Mother who killed baby will get treatment
A mainland woman who attempted suicide after strangling her infant daughter was yesterday sentenced by the Court of First Instance to an indefinite stay in a mental institution.
Lin Jun, 35, was also ordered to receive inpatient treatment for mental illness, including post-natal depression, at the Siu Lam Psychiatric Centre.
Lin pleaded guilty to infanticide, admitting she strangled her six-month-old girl, Chung Shi-ya, on March 22 last year out of feelings of frustration and helplessness. The baby was killed at their home on the Shek Lei Estate, Kwai Chung.
The court heard that Lin believed her daughter had become mentally disabled after an accident that had terrified her, but no more details were given.
Lin also blamed herself for being an incompetent mother, because she thought her daughter was smaller than other babies of her age.
Lin had planned to kill herself by leaping off Kwai Tsing Bridge, and was on the point of doing so when a patrolling police officer noticed her and intervened, the court was told.
The incident followed Lin's decision to forgo treatment for her depression because it was too expensive, the court heard.
'I agree with your counsel that this is a tragic case. You would not have done what happened but for the fact that you are suffering from mental illness,' Mrs Justice Judianna Barnes Wai-ling said.
'I myself am a mother. I can fully appreciate what one must feel when she killed her child. I can feel your guilt and remorse,' Barnes said.
Lin's strong desire to have a child was shown by the fact that she became pregnant through artificial means, Barnes said.
The court heard that Lin held a bachelor's degree in English from a Shenzhen university. She had taught at a kindergarten on the mainland before working for a shipping company as a clerk. She met her husband in 2007, and they married in Hong Kong the next year.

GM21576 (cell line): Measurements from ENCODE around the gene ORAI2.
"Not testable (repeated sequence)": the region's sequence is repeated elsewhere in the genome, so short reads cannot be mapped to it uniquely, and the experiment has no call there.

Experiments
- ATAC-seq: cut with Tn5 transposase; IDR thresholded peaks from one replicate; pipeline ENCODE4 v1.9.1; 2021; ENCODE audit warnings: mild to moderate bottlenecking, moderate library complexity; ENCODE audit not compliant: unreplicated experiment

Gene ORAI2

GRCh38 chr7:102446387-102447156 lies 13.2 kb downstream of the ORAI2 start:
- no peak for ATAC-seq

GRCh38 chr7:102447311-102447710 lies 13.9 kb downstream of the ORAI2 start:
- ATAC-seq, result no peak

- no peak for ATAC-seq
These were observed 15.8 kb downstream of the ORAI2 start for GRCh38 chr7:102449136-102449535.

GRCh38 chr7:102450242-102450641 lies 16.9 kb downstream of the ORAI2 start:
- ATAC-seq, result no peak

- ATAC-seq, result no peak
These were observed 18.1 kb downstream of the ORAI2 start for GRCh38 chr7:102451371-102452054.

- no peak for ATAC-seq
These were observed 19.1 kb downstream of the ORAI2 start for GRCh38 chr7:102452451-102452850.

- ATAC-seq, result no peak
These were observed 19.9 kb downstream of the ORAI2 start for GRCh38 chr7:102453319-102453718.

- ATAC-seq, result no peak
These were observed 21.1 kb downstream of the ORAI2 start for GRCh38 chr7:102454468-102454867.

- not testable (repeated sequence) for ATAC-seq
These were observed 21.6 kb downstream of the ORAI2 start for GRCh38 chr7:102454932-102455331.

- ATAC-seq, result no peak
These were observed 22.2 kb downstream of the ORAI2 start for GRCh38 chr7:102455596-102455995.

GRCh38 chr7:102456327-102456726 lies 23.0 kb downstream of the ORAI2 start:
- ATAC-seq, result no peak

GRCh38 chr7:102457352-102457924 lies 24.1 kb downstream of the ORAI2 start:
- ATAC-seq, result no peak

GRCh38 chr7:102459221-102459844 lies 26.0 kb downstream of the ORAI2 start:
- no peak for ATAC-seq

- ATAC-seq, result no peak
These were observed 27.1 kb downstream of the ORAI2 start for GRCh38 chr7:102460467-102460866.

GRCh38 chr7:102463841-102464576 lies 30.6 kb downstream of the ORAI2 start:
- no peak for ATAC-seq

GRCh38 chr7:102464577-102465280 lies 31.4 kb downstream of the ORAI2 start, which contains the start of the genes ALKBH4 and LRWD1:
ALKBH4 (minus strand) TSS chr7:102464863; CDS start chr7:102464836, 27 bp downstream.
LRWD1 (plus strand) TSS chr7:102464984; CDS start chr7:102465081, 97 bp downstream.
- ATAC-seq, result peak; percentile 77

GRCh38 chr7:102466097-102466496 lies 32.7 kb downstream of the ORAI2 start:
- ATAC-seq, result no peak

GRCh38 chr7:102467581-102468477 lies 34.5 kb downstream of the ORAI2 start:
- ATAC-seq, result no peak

In a suicide note to her husband, she said she could not 'let the retarded baby ruin [her husband's] life'. Lin wrote that she did not have the 'slightest survival ability'.
In mitigation, lawyer Diane Crebbin said Lin's husband, who initially supported her after the baby's death, now said he could not forgive her and had filed a petition for divorce.
'She not only lost the baby she wanted very much, she has lost also her husband,' Crebbin said.
A tearful Lin told the court: 'I myself wanted to have the baby very much. But my husband was reluctant at first, and later I [became pregnant] artificially.'
Psychiatric reports showed Lin suffered from severe depressive episodes and mood problems after giving birth to her daughter in September 2010. At the psychiatric centre she has been hallucinating about hearing a baby crying, and troubled by paranoid feelings that other inmates were staring at her, the court heard.
The hospital order was handed down after Lin made an emotional appeal to the court. She said she feared she would be locked up in the hospital for the rest of her life.
Barnes said the Mental Health Review Tribunal would review her condition after a year to decide whether she could be discharged then.